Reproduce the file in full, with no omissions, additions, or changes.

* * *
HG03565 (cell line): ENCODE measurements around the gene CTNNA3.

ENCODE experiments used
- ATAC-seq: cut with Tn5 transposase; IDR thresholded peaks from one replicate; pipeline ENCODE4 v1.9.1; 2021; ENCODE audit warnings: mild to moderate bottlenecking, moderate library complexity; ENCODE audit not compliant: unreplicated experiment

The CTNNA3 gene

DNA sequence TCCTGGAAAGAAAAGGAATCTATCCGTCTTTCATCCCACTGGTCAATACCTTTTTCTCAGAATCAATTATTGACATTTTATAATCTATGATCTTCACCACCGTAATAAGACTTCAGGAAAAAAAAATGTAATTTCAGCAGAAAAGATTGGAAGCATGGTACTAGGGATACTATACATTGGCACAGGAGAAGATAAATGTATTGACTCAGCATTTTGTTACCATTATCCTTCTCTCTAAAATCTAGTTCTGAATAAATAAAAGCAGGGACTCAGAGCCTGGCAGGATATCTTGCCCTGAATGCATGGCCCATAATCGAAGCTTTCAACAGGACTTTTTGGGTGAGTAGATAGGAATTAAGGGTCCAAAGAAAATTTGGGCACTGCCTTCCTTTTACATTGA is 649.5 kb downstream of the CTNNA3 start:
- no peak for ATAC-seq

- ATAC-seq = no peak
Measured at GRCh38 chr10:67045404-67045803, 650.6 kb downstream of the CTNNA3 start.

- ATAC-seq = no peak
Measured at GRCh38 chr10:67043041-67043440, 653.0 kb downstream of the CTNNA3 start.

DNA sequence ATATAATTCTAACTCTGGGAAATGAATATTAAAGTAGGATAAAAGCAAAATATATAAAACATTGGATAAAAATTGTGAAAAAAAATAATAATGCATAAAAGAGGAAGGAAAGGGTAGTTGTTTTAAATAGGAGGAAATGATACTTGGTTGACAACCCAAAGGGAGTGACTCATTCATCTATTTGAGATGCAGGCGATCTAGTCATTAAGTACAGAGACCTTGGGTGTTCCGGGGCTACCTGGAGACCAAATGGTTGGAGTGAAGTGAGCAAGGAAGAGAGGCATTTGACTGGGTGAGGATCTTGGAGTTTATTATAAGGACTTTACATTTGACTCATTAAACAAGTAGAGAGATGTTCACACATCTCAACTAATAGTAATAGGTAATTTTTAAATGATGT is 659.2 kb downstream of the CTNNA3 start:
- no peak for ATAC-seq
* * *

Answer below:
HG03565 (cell line): ENCODE measurements around the gene CTNNA3.

ENCODE experiments used
- ATAC-seq: cut with Tn5 transposase; IDR thresholded peaks from one replicate; pipeline ENCODE4 v1.9.1; 2021; ENCODE audit warnings: mild to moderate bottlenecking, moderate library complexity; ENCODE audit not compliant: unreplicated experiment

The CTNNA3 gene

DNA sequence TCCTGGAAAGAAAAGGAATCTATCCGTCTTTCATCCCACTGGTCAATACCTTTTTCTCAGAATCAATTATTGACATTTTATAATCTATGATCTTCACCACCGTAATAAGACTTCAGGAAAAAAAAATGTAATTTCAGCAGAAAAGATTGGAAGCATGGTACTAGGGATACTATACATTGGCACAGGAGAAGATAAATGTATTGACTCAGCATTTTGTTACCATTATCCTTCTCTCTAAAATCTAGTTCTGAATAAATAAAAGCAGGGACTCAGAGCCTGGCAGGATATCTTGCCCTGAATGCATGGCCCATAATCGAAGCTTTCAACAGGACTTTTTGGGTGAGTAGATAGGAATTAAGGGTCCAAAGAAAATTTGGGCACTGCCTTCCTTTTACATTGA is 649.5 kb downstream of the CTNNA3 start:
- no peak for ATAC-seq

- ATAC-seq = no peak
Measured at GRCh38 chr10:67045404-67045803, 650.6 kb downstream of the CTNNA3 start.

- ATAC-seq = no peak
Measured at GRCh38 chr10:67043041-67043440, 653.0 kb downstream of the CTNNA3 start.

DNA sequence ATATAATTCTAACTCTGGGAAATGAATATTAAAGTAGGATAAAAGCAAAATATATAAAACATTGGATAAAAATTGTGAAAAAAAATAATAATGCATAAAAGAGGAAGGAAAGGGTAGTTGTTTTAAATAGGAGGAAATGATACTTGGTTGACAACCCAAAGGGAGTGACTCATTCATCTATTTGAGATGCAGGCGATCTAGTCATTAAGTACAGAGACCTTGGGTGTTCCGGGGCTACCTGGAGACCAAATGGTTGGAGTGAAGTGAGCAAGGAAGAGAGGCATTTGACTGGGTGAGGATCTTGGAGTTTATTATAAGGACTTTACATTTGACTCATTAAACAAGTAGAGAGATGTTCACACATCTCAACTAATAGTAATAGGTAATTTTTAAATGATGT is 659.2 kb downstream of the CTNNA3 start:
- no peak for ATAC-seq